Exercise for Healthy Living

Strong Muscles, Strong Bones Exercise in any form – mild, moderate or intense – is good for you and can help reduce the risk of disease and keep the heart healthy.

But when it comes to strengthening bones, milder forms of activity may not be enough.

Thirty-eight men and 46 women, ages 55 to 75 years, all of whom were generally healthy but didn’t exercise regularly, were recruited to help determine the link between physical activity and bone strength.

Researchers concluded that neither overall aerobic fitness nor mild physical activity had a significant effect on bone density.

Greater muscle strength, however, was associated with stronger bones.

Although some activity may be better than none at all for certain aspects of health, like heart health, milder forms of activity may not be sufficient to hold off or attenuate the age-related decline in bone,” says lead researcher Dr. Kerry J. Stewart of Johns Hopkins University School of Medicine in Baltimore, Maryland. Source: Journal of Internal Medicine, 2002; 252, 5,

Q: Does any proof exist that exercise can help a person live longer?

A: Absolutely. In fact, one of the largest study measuring fitness ever conducted found that exercise will indeed help a person live longer.

Led by Dr. Steven Blair of the Institute of Aerobics Research in Dallas, the eight-year study evaluated the fitness and mortality levels of 13,344 men and women.

Researchers involved with the study found that exercise reduces the death rate from  all causes, particularly cancer and heart disease. Not Sure How You Feel?  Think About What You Ate The foods you crave may say a lot about the state of your mind and body.

Researchers in France analyzed the eating habits and cravings of more than a thousand men and women and came to the following conclusions:

• Women crave food more often than men do, with cravings peaking during times of sadness or anxiety.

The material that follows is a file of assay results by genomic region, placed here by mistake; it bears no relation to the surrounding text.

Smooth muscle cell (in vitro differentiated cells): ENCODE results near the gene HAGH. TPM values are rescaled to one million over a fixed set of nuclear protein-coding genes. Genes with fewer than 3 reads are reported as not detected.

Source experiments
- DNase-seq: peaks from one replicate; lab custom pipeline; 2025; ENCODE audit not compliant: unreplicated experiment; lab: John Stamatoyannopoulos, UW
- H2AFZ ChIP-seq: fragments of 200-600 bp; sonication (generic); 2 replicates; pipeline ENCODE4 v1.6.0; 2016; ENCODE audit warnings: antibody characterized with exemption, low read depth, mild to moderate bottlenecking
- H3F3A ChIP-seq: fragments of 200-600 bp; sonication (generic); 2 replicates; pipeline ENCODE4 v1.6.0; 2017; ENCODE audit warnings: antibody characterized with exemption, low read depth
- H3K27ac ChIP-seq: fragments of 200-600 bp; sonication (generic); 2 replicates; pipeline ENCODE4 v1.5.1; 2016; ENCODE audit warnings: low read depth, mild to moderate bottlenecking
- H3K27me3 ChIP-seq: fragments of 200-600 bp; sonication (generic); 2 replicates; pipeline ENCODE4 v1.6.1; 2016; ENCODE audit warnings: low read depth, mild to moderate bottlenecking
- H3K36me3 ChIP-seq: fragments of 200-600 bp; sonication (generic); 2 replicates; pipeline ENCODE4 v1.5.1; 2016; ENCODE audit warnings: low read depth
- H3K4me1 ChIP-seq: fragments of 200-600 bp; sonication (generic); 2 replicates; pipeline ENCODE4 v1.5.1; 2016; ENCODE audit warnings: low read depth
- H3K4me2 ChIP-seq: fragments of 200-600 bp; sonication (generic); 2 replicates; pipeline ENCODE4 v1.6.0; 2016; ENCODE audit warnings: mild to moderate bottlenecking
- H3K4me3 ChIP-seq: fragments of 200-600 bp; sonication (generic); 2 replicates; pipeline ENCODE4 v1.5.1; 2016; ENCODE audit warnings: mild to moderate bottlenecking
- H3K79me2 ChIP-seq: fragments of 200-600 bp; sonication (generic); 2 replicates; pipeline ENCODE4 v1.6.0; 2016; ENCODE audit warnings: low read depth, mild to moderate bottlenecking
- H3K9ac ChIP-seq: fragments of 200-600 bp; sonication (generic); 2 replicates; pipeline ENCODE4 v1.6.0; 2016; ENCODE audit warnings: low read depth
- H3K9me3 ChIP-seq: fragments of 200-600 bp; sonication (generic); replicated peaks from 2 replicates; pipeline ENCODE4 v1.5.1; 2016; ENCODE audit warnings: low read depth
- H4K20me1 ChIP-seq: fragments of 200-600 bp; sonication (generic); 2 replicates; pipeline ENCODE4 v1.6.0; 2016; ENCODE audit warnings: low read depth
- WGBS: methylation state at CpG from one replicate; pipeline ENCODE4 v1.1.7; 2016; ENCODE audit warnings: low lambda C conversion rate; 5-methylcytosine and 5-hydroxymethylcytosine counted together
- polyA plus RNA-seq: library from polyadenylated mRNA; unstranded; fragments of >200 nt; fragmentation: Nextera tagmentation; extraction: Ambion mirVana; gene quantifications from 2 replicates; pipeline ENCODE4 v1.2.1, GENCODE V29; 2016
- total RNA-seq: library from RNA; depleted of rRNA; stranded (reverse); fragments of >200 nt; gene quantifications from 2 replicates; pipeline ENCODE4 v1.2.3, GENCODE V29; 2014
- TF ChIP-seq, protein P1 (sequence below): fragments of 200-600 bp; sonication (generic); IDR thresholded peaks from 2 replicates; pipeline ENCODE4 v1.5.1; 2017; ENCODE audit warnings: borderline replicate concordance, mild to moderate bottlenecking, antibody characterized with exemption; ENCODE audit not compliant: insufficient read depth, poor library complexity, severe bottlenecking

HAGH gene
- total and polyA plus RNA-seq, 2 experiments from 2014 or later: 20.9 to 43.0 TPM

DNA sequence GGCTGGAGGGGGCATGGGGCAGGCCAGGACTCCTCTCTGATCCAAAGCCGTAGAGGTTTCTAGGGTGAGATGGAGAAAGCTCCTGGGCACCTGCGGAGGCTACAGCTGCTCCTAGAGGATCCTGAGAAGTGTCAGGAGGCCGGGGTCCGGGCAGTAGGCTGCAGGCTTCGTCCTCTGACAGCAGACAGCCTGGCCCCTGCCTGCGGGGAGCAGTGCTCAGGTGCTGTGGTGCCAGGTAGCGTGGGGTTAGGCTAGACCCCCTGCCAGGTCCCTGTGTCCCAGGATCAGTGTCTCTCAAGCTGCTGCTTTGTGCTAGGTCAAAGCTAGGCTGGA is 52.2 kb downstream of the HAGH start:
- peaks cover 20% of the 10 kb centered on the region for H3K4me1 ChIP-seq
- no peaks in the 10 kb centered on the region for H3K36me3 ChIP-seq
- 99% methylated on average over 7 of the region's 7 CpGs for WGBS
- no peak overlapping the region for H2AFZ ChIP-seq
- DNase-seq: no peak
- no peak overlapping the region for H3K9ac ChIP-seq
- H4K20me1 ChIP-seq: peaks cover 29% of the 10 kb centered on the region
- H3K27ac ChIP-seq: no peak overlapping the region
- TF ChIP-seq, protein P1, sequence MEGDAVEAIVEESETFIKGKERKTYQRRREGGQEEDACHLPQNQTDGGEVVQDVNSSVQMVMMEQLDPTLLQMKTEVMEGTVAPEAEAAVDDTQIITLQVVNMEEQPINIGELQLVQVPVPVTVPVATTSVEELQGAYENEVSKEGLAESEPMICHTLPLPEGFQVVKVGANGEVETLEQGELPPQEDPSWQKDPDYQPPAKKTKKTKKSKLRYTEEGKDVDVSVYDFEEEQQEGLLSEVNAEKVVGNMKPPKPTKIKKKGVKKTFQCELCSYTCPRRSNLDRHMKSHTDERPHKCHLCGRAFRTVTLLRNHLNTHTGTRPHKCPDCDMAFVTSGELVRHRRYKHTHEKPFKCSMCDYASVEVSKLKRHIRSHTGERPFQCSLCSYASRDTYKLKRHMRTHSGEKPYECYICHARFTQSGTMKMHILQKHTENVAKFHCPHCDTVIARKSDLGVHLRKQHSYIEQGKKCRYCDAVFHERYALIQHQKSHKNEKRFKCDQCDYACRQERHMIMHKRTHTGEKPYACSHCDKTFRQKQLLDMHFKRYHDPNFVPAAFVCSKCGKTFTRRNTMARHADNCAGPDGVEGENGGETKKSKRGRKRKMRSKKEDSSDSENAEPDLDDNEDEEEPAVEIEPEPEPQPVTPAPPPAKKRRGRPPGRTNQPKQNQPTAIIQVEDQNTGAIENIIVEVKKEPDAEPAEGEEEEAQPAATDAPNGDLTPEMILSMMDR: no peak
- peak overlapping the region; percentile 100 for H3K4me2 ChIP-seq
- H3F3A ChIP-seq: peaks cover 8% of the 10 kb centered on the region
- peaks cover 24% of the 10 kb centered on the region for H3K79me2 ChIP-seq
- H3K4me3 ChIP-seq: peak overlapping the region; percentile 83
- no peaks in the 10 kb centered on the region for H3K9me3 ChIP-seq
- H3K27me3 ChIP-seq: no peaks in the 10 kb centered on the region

• Men are more likely to eat when they’re feeling happy. • Chocolate cravings may signal that you are tired.

• An urge for salty foods or dairy products may be your body’s way of telling you it wants a real meal.

• Those who had the most frequent cravings were more likely to be on a diet or actively trying to lose weight.

Researchers theorize that women may experience more cravings because of the increased social pressure to be thin, which also leads them to diet more frequently than men.

However, the relationship between food and mood is extremely complex, and is affected by both biological and psychological factors Tips for Learners: The Truth About Marijuana Slang–Weed, Pot, Grass, Reefer, Ganja, Mary Jane, Blunt, Joint, Roach, Nail Marijuana affects your brain.

THC (the active ingredient in marijuana) affects the nerve cells in the part of the brain where memories are formed.

Tips for Teenagers: The Truth About Marijuana

Slang–Weed, Pot, Grass, Reefer, Ganja, Mary Jane, Blunt, Joint, Roach, Nail Marijuana affects your brain.

THC (the active ingredient in marijuana) affects the nerve cells in the part of the brain where memories are formed.

Marijuana affects your self-control.

Marijuana can seriously affect your sense of time and your coordination, impacting things like driving. In 2002, nearly 120,000 people were admitted to emergency rooms suffering from marijuana-related problems, an increase of more than 139 percent since 1995.

Marijuana affects your lungs.

There are more than 400 known chemicals in marijuana. A single joint contains four times as much cancer-causing tar as a filtered cigarette.

Marijuana affects other aspects of your health.